“The majority of patients are presenting with flu-like symptoms, such as fever, headache, and body aches, quite similar to what we observed in flu cases two weeks ago. “But, their Covid-19 test results are now positive,” he stated.

Two weeks ago, the Center held a review meeting in response to the rising number of influenza cases, particularly those caused by H3N2.

Covid-19 is on the rise, according to the ICMR, which studies respiratory illnesses across its network of viral laboratories. During the first week of March, two influenza subtypes were detected in 81.6% of respiratory samples, whereas Covid-19 was detected in 12.0% of samples. By the second week of March, influenza subtypes were detected in 48% of tests and Covid-19 in 33% of samples.

Coupled with the increase in Covid-19 cases, Maharashtra and Gujarat have reported a novel sub-variant of the recombinant variation XBB. There were 40 XBB1.16 sequences recovered from Maharashtra samples and 26 from Gujarat samples.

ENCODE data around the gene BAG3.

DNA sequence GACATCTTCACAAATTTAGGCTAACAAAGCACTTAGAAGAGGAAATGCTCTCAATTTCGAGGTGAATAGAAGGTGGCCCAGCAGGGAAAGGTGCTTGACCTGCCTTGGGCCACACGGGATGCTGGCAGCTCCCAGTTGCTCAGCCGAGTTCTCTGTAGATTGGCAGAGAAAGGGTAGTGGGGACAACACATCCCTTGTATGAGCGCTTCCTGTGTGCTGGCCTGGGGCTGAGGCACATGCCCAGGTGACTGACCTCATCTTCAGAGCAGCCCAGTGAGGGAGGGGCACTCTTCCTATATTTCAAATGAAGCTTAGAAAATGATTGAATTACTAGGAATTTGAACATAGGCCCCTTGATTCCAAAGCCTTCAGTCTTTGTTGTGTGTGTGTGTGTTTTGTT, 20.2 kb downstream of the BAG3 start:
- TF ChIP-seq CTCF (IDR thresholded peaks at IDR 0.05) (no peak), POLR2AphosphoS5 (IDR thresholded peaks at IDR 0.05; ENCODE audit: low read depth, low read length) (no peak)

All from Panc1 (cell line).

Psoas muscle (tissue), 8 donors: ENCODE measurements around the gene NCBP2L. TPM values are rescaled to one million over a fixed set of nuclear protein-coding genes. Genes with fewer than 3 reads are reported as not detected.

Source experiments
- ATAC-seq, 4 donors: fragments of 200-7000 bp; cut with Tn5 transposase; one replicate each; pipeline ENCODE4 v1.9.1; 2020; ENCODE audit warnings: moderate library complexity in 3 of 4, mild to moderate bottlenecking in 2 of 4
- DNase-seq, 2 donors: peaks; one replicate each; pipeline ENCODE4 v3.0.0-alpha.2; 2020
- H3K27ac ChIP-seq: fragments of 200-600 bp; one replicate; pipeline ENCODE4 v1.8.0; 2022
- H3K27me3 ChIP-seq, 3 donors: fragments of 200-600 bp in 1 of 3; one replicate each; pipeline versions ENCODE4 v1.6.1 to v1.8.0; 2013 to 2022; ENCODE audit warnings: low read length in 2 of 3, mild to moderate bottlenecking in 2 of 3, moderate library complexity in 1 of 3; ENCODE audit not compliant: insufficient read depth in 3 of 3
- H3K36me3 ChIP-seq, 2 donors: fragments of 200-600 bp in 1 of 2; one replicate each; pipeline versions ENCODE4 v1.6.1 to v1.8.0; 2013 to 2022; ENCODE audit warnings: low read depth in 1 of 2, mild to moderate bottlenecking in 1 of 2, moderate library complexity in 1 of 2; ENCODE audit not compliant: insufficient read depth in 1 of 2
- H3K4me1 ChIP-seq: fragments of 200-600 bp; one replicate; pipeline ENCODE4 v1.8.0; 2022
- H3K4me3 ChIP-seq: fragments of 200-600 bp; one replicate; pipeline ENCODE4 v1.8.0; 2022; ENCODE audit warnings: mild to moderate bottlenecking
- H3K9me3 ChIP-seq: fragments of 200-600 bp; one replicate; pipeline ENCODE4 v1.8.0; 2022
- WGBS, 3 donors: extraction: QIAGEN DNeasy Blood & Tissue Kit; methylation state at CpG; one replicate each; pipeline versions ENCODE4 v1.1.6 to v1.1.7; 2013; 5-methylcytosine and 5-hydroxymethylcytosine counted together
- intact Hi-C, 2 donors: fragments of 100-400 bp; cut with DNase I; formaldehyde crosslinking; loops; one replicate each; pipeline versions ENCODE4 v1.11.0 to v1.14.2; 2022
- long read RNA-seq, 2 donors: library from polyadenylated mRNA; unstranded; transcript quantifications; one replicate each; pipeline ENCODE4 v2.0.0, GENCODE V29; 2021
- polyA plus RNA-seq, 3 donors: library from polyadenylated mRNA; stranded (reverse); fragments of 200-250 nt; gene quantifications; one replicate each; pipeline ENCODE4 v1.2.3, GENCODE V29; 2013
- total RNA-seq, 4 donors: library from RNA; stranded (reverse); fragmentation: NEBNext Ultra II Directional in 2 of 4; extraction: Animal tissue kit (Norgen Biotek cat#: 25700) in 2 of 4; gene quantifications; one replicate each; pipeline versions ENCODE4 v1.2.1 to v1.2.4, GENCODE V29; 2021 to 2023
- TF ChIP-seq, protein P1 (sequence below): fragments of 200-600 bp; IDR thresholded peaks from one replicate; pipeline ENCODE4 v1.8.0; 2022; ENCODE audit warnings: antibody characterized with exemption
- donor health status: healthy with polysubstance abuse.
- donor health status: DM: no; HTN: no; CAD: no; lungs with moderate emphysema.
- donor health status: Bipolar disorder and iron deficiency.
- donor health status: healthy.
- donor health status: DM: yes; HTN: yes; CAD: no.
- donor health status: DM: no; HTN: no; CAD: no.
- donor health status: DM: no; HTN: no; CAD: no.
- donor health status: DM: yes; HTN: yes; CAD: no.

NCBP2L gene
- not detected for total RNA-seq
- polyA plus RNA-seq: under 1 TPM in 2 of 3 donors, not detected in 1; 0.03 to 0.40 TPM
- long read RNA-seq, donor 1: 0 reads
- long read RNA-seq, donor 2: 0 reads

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Hi, my name is Nisha and I'm an educational journalist based in India. I've always been passionate about the power of education to transform lives, and that's what led me to pursue a career in journalism focused on this area. I completed my Bachelor's degree in English from Hindu College in Delhi in 2013 and then went on to earn my Master's in Journalism and Mass Communication from the Indian Institute of Mass Communication in 2017. During my studies, I also completed several short-term courses on Education in India, Sociology, and other related subjects to deepen my knowledge in this field. I'm particularly interested in improving access to quality education in rural areas, where students often face significant challenges. I've worked on a number of initiatives to address this issue, including advocating for better policies, resources, and practices that can make a difference. As an educational journalist, I'm passionate about using my platform to highlight important issues in the education space. I've covered a wide range of topics, including the impact of technology in the classroom, innovative approaches to teaching and learning, and the challenges facing students from marginalized communities. One of the things I love most about my work is the opportunity to constantly learn and grow. I'm an avid reader and believe that reading is key to expanding one's knowledge and perspective. I'm always seeking out new ideas and insights to help me better understand the world around me. In summary, as an educational journalist, I'm dedicated to using my skills and expertise to make a positive impact in the field of education. I'm committed to improving access to quality education for all students and to using my platform to raise awareness about important issues in this area.